The masks are great for Jupiter, Saturn, Venus and Mercury.  They kill off glare and give better contrast, especially on the details of Jupiter.  Also good for some double stars.  We call it the "60's mask" because it also causes psychedelic colored light rays all around the object you are viewing.  They are easy to make and will fit right on the front of your scope with Velcro.
(contributed by Ginger Mayfield,, of the SM Users group.
Apodizing=eliminating some of the results caused in the focal plane from diffraction within the scope.  The Lyot stop screen is evidently intended to remove from the focal plane some of the diffraction caused to the incoming light at the tube rim and periphery of the primary optical element; thus the graded density of the screen, increasing toward the outer edge of the light path into the scope.  Works well on planets as they have finite image size, not point light sources.  however, the Lyot screen allows all the light diffracted at the secondary to enter the focal plane.

The Hubble Space scope also has an "apodizer", but it is in/near the focal plane of the primary, and is intended to remove light diffraction being caused by the central obstruction and support 'arms' (secondary and spider supports).  The Hubble apodizer can be switched in/out of use.  In effect, it "shadows" from the focal plane, light which has passed the periphery of the central obstruction elements within the light path of the primary mirror as it looks back up and out of the main "tube".  Note, this is in some ways similar to, but not the same , as an "occulting" disk, nor is the result the same.  One of the earliest uses of the Hubble apodizer was during the imaging of the companion "planet" of Beta Pictoris.  It was used to enhance resolution.

Not sure what the central obstruction percentage is within the Hubble.  In typical SCT scopes it is pretty high, around 25 to 30% or so, I believe.  Some years ago experiments showed that reducing the obstruction percentage below 14 or 15% essentially eliminated diffraction problems from that source in the image plane.  Some planetary reflector builders, f ratios up around 9 or 10, have 'downsized' the secondary to around 11%, claiming enhanced fine detail resolution as a result.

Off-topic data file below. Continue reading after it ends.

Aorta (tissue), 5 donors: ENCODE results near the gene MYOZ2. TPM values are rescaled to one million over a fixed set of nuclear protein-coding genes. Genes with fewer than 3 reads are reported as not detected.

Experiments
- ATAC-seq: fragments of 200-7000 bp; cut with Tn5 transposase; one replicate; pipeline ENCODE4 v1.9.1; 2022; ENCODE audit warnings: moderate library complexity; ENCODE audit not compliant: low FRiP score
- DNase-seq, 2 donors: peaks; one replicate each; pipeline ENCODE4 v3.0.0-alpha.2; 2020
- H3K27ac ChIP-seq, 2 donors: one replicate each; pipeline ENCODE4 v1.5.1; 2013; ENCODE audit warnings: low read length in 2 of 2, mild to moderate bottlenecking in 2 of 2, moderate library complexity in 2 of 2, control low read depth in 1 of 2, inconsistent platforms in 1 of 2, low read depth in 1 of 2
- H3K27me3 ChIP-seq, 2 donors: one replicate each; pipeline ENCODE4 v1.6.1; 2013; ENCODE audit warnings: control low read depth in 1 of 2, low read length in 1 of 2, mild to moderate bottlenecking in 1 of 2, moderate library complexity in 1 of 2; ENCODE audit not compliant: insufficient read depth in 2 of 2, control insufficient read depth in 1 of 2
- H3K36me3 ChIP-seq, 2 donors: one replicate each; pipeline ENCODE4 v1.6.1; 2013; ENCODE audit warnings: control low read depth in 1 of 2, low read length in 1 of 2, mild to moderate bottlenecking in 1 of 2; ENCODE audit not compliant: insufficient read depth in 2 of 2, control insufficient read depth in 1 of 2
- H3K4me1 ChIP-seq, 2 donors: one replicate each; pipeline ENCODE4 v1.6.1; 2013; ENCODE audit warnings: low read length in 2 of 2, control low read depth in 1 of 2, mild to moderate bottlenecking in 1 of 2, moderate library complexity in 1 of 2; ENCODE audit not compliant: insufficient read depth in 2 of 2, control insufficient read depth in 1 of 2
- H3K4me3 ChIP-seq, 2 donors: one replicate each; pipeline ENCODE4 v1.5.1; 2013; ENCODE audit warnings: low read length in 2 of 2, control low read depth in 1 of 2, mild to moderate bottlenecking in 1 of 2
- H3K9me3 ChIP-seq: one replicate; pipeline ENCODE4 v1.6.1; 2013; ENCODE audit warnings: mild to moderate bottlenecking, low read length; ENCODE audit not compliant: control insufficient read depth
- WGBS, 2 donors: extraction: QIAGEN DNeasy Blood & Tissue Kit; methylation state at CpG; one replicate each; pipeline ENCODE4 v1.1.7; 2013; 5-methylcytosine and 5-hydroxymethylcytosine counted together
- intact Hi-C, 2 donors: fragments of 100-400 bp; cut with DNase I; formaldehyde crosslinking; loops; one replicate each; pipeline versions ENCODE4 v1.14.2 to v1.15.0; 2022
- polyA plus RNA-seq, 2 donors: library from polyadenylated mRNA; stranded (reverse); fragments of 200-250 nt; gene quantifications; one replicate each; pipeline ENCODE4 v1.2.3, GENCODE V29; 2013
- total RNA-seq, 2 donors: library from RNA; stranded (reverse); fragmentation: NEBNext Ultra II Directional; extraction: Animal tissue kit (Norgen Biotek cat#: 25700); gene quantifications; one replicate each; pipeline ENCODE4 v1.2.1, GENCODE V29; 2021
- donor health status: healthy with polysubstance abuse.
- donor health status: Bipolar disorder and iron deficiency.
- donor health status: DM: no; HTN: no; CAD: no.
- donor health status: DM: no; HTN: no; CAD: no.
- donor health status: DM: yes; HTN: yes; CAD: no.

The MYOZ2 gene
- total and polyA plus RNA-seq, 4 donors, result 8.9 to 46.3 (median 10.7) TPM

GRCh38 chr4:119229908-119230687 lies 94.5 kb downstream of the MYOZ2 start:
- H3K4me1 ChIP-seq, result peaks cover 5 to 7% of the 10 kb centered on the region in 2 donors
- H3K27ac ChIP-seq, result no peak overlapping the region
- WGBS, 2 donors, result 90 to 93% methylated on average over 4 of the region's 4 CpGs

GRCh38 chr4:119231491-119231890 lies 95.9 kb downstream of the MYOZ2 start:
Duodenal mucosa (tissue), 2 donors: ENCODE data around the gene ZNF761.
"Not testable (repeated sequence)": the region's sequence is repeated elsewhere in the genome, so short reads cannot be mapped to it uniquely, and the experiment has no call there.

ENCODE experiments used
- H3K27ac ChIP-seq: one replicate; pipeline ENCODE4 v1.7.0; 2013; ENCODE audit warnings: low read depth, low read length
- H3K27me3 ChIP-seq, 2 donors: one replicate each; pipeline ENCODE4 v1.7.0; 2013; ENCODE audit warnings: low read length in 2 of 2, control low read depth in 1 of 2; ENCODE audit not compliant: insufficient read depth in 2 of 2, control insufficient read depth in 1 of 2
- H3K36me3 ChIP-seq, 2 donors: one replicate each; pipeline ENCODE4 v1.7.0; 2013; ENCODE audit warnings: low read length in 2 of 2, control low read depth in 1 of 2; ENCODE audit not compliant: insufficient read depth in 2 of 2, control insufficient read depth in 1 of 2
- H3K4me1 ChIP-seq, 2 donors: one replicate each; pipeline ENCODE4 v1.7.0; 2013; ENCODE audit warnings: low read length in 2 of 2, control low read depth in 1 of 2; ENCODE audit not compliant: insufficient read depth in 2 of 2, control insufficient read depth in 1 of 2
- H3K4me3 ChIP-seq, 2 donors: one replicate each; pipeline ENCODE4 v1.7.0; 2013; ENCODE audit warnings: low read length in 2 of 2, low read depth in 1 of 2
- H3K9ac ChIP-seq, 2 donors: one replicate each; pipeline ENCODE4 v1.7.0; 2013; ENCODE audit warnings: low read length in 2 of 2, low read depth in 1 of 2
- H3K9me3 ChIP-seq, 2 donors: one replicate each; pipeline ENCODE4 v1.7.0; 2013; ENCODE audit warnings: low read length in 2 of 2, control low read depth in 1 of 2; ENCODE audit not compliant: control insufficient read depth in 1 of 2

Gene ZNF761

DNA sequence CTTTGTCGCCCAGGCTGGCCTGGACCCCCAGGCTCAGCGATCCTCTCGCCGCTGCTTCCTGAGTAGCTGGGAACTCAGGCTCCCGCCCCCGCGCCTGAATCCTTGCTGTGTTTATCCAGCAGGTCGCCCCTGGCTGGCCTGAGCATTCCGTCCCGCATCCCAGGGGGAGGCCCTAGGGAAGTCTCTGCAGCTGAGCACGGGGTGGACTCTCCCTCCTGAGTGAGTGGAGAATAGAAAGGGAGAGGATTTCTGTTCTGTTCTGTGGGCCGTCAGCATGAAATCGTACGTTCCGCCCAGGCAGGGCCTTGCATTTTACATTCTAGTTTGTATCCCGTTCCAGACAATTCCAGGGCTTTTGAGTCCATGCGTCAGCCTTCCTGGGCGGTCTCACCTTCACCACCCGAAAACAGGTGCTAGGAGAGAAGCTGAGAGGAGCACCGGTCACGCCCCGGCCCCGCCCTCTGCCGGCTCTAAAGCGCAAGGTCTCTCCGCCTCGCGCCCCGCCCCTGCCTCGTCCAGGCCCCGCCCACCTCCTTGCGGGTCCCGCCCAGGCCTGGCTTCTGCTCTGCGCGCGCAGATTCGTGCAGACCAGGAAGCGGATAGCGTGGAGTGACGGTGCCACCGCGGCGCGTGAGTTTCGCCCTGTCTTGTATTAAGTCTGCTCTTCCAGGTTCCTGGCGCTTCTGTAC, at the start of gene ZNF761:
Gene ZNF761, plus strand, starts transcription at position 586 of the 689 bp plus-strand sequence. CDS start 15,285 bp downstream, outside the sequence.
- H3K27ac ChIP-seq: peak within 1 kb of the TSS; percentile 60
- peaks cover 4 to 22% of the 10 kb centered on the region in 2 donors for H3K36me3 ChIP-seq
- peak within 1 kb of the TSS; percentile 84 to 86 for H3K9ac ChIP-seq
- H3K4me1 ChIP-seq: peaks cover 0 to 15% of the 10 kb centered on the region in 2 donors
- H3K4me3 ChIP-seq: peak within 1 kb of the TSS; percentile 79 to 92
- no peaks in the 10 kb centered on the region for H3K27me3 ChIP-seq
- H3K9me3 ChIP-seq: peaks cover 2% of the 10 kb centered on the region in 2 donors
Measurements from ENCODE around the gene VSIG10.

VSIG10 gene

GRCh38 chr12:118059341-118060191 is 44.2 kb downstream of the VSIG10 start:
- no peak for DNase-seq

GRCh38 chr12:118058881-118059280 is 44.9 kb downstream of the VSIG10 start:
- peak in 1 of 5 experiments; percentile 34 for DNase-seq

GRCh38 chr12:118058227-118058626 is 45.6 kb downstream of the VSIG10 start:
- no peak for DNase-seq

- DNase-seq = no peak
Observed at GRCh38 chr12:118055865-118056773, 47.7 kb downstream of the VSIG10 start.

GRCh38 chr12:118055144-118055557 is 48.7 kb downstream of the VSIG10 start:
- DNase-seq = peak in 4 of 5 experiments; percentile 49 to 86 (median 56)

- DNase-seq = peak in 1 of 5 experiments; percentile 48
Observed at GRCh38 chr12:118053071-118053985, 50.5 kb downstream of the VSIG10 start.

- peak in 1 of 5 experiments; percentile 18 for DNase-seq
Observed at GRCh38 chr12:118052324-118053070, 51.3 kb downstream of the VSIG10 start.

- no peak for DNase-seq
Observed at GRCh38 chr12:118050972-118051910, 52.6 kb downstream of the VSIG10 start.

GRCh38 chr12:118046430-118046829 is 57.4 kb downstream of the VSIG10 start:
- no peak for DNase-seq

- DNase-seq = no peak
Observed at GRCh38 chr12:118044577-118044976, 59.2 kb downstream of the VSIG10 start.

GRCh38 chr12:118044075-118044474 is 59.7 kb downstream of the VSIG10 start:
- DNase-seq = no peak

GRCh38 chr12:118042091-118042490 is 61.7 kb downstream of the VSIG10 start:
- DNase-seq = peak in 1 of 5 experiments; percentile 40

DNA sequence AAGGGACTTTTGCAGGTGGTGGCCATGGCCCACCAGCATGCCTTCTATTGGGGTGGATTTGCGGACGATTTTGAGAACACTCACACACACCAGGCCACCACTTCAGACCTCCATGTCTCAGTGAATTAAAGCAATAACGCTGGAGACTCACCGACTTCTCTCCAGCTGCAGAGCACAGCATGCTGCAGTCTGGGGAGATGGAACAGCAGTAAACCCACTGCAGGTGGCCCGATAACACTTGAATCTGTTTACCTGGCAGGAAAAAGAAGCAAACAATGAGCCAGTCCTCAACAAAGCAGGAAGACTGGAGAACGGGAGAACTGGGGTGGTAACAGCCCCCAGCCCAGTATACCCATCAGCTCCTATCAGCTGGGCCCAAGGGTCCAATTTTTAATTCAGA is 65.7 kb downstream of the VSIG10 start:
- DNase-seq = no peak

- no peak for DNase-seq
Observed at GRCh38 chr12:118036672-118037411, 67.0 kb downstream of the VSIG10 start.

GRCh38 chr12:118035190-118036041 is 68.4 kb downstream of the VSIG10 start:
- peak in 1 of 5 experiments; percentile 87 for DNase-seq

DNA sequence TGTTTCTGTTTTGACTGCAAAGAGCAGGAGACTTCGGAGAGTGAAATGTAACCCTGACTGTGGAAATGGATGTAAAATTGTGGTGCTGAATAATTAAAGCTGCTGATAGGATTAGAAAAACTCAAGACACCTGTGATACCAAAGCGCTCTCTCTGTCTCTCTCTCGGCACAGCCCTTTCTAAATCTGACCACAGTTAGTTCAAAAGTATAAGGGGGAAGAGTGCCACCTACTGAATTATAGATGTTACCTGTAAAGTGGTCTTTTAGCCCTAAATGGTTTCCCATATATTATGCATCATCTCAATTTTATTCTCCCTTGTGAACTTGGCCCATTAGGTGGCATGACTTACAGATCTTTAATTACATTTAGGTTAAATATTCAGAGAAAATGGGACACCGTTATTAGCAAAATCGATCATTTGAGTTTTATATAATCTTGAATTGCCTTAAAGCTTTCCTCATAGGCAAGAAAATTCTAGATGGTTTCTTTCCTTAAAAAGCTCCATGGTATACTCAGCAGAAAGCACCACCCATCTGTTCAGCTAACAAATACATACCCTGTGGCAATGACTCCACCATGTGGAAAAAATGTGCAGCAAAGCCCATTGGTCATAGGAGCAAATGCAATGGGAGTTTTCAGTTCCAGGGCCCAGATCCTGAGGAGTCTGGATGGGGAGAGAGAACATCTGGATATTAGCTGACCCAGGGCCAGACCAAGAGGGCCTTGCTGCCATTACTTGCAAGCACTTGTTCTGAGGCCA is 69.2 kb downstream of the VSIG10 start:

Neither gadget should be of too much use with the StarMaster designs, as the secondary has been downsized by Rick to a very acceptable size so that diffracted light in the image plane from the central obstruction is very low.
(contributed by Jim Reid,, of the StarMaster Users group)
I can't help but think that the people who dismiss apodizing screens as useless are simply opinionated individuals who haven't actually tried the device . . . or they've used one that was improperly constructed.  There's no other logical explanation for how anyone could fail to notice the readily apparent benefits!
(contributed by Mike Harvey,, of the SM users group)
Back in 1962, I had an Edmund Scientific 4 1/4 f/10 newt, my first scope.  I used Edmund's apodizing screen on it and it did help cut glare from Jupiter.
(contributed by Peter Natscher,, of the SM users group)

[Editor's Note: I made an apodizing mask several years ago. I used it to split Antares and its companion by rotating the mask until the diffraction spikes were away from the companion, revealing the gray-green star.]

 Leonids 2000
NASA Science News

The Moon is heading for a close encounter with a Leonid debris stream on Nov. 17, 2000. For most stargazers, this year’s quarter Moon during the Leonid meteor shower will be a blazing nuisance. Bright moonlight will overpower many faint shooting stars as the Earth passes through the outskirts of three cometary debris streams during a 36-hour period spanning Nov. 17 and 18, 2000. But for some astronomers, the Moon itself will be the main event if a Leonid meteor storm erupts. "On Nov. 17 [around 0500 UT] the Moon will pass approximately four Earth-diameters from the center of a dust trail left behind by comet Tempel-Tuttle in 1932," says David Asher of the Armagh Observatory, an expert on Leonid debris filaments. "The Moon will be considerably closer to the trail than Earth," raising the possibility of vigorous Leonid activity there.

For more information about the 2000 Leonids meteor shower, stay tuned to

Hope to see everyone at the meeting,